Properties vs. public members

Tuesday 8 March 2005

I’ve been using FxCop to lint my C# code. It’s a very impressive tool. It uses introspection to analyze .NET assemblies and report on all sorts of problems. Like most tools of this sort, some of the suggestions are useful, some are just noise, and some seem contrary to progress.

One of the things it’s bothered about is public members in classes. If you write code like this:

// version 1
class MyClass
    public string MyString;

then FxCop will complain and direct you to this explanation: Do not declare visible instance fields. The guidance directs you to rewrite it like this:

// version 2
class MyClass
    private string myString;

    public string MyString
        get { return myString; }
        set { myString = value; }

The reason given for all the extra verbiage is to avoid exposing implementation details. But this seems misguided to me. After all, the caller of version 1 writes something like this:

MyClass myobj = new MyClass();
myobj.MyString = "little bunny foo-foo";

while the caller of version 2 writes something like this:

MyClass myobj = new MyClass();
myobj.MyString = "little bunny foo-foo";

That’s right: they’re exactly the same. So how have I exposed an implementation detail? I could start with version 1, and change it to version 2, and no calling code would have to change at all. Ergo, the implementation is not exposed.

The FxCop documentation takes pains to point out that version 2 is optimized to be as efficient as version 1. But I still have to write and later wade through those extra lines of code, and for what?

Am I missing something because I’m a C# and .NET newbie? In Python, getters and setters are superfluous. Is C# so different?


xtian 12:27 AM on 9 Mar 2005

This is something I see all the time, and it makes me feel like I'm taking CRAZY PILLS!

A lot of this seems like B&D programming, where I feel a lot more comfortable with the dynamic type system in Python.

From what I can tell, the only reason to do this is that field accesses can't be virtual. So any inheriting class that wanted to catch gets or sets of a member of the parent class can only do it if the parent class used properties.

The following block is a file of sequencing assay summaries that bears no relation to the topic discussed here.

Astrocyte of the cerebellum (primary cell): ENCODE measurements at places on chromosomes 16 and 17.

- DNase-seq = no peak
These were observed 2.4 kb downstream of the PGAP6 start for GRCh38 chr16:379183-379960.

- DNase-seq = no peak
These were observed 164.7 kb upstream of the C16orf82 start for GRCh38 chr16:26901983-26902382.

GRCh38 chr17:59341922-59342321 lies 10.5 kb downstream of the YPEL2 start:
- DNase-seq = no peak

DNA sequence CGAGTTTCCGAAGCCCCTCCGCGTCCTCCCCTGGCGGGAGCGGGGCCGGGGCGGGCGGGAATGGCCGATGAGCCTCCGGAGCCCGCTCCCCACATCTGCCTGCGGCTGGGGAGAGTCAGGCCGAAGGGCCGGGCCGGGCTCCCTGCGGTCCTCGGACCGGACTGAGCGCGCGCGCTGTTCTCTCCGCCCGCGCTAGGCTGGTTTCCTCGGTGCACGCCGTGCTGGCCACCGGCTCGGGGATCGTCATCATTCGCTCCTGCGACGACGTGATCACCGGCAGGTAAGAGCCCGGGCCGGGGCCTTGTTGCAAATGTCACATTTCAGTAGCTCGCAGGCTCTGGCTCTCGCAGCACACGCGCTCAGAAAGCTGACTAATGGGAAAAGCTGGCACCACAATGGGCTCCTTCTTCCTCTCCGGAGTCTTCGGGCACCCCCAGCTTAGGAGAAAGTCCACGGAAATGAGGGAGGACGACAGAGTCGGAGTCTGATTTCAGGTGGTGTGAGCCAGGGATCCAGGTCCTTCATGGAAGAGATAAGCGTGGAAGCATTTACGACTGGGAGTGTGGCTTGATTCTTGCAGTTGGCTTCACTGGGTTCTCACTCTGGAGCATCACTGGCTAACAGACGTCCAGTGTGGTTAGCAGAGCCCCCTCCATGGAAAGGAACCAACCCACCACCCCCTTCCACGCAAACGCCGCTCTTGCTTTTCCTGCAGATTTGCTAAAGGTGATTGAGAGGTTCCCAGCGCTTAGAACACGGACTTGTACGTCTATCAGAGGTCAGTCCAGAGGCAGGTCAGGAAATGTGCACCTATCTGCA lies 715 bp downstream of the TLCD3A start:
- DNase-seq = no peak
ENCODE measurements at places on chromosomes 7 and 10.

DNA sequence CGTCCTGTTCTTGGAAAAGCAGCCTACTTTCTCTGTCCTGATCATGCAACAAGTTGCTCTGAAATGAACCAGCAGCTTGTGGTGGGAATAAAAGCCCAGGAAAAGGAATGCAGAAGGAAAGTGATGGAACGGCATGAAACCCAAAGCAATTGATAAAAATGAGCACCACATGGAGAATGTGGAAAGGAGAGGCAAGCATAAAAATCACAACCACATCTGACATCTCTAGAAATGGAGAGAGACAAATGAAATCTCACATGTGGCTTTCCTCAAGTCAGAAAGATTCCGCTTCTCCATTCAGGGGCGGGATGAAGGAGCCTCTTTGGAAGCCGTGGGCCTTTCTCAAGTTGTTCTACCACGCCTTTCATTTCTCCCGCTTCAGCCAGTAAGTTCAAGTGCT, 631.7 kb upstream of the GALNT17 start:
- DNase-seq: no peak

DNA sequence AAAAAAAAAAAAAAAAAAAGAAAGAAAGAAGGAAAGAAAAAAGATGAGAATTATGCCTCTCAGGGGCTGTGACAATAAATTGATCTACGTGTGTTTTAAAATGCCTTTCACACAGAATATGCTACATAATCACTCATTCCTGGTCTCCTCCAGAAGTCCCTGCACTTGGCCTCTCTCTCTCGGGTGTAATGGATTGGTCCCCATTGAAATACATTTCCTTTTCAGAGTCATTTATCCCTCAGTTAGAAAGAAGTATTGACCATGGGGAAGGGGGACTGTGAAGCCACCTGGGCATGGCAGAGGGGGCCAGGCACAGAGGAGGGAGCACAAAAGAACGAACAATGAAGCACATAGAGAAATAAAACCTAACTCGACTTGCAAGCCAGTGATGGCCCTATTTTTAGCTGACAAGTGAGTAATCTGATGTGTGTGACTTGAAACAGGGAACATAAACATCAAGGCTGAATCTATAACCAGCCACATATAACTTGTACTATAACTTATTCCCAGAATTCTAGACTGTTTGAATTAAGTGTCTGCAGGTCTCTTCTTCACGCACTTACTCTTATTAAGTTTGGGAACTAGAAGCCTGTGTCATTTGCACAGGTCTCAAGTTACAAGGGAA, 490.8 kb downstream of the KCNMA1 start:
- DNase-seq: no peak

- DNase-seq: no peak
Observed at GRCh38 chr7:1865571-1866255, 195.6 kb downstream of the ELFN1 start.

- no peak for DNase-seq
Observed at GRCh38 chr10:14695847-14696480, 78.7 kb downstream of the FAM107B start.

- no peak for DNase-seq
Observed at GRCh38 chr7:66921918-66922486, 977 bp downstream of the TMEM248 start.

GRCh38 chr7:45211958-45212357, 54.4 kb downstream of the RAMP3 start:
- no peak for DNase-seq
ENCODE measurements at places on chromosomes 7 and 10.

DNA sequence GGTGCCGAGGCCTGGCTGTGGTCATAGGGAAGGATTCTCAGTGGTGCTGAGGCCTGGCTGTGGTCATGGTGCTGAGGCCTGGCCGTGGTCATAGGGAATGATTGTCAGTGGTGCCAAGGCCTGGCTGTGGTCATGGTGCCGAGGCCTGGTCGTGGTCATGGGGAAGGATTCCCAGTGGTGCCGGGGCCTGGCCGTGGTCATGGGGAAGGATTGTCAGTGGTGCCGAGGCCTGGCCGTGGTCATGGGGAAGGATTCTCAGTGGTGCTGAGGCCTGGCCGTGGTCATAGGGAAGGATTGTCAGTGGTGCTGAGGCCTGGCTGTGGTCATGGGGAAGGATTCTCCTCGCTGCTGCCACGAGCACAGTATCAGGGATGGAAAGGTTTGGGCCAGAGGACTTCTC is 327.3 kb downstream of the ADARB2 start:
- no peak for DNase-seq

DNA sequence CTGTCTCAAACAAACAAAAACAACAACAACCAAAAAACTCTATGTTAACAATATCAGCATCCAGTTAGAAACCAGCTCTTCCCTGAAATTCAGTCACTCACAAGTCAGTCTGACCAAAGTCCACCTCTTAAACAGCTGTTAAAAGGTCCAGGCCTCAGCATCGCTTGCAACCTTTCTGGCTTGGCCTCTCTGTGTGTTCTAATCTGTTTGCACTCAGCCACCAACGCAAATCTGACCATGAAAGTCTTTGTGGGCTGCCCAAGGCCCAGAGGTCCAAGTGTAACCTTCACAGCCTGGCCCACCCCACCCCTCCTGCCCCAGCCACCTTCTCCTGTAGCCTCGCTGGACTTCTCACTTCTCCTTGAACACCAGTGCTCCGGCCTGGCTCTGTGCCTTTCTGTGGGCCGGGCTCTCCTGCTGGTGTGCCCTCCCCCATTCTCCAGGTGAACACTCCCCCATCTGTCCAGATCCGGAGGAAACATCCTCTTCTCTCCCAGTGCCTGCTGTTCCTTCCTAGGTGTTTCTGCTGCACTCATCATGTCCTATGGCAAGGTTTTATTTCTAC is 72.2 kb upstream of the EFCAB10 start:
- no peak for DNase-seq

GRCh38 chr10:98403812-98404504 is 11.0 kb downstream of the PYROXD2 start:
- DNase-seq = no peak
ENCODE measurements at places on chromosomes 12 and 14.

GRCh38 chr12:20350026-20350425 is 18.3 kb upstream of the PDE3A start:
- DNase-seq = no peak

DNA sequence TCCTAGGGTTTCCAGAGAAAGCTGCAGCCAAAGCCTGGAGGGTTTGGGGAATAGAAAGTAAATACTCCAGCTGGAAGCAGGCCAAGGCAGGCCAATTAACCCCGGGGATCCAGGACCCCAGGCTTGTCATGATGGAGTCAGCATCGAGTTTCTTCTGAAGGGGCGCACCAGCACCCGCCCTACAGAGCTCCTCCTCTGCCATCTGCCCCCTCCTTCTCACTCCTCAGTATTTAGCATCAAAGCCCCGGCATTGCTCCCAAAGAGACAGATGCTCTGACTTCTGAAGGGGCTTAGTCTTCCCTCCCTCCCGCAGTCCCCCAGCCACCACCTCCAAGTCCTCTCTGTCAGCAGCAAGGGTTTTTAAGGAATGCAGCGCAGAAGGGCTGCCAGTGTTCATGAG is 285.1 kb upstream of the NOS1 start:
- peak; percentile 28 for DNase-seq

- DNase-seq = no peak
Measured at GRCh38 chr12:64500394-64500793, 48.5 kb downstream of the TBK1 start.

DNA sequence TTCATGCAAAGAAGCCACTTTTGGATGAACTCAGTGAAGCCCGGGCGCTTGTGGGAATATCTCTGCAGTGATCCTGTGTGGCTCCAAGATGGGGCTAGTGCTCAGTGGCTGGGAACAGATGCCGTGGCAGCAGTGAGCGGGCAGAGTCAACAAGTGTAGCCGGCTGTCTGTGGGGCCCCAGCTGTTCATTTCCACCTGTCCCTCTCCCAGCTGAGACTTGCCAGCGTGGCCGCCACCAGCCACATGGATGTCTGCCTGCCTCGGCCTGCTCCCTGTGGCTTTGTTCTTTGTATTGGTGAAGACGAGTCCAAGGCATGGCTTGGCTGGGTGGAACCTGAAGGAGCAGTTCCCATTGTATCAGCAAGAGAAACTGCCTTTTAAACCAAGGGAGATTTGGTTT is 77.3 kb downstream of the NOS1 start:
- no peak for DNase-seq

Otherwise, the compiler will force them to shadow the parent's field with the new modifier, and any access to the member through a parent-typed reference to a child instance would resolve to the statically determined parent field, rather than the child property.

Even if that's a justification, I've never seen people who make these do-nothing properties make them virtual. Which makes the effort entirely pointless.

The only time I can see that I would even think about doing this is where I was building a library/framework where programmers subclassing the framework classes wouldn't be able to change the library to convert a parent class's field to a virtual property in the event that they needed to catch a field access in a child class. And even then I'd be more likely to curse the .NET developers for not allowing fields to be virtual (and not making things virtual by default).

<pant pant> Sorry for the rant.

Kevin M. Owen 1:07 AM on 9 Mar 2005

In addition to the points xtian made (and I fully agree that virtual should have been the default), there are some (minor) compatibility issues with changing a field to a property. Though Ned is right that it is still source-compatible, it is not binary compatible. With a property, Ned's example would actually be compiled to:

MyClass.set_MyString("little bunny foo-foo");

Jim 1:20 AM on 9 Mar 2005

One reason to do this up front is if you want to change the implementation later, and say, myString is no longer implemented internaly as a string, but is derived from some other quantity or object. Then you're hosed and you have to change the interface. If you've exposed a property, you can just re-write the accessor. So, say you've changed the internal to be an enum instead of a string. Your code would become

private MyEnum myStuff;

public string MyString
get { return myStuff.ToString() ; }
set { myStuff = Enum.Parse(typeof(MyString), value); }

And the caller can still use

thingy.MyString = "Thing1";

(The difference being, that now, the setter will have the possible side effect of throwing an exception if the string you set the property to does not represent an item in the enum...)

So, the primary benefit is the flexibility to go back and change the implementation later and not adversely impact consuming code. And if you're worried about all that typing, I know of a good code generator... :)

Properties also allow you to add side effects to the getters and setters as you go along. For example:

public string Foo
get {this.requests++; return myFoo; }
set {this.changes++; myFoo = value; }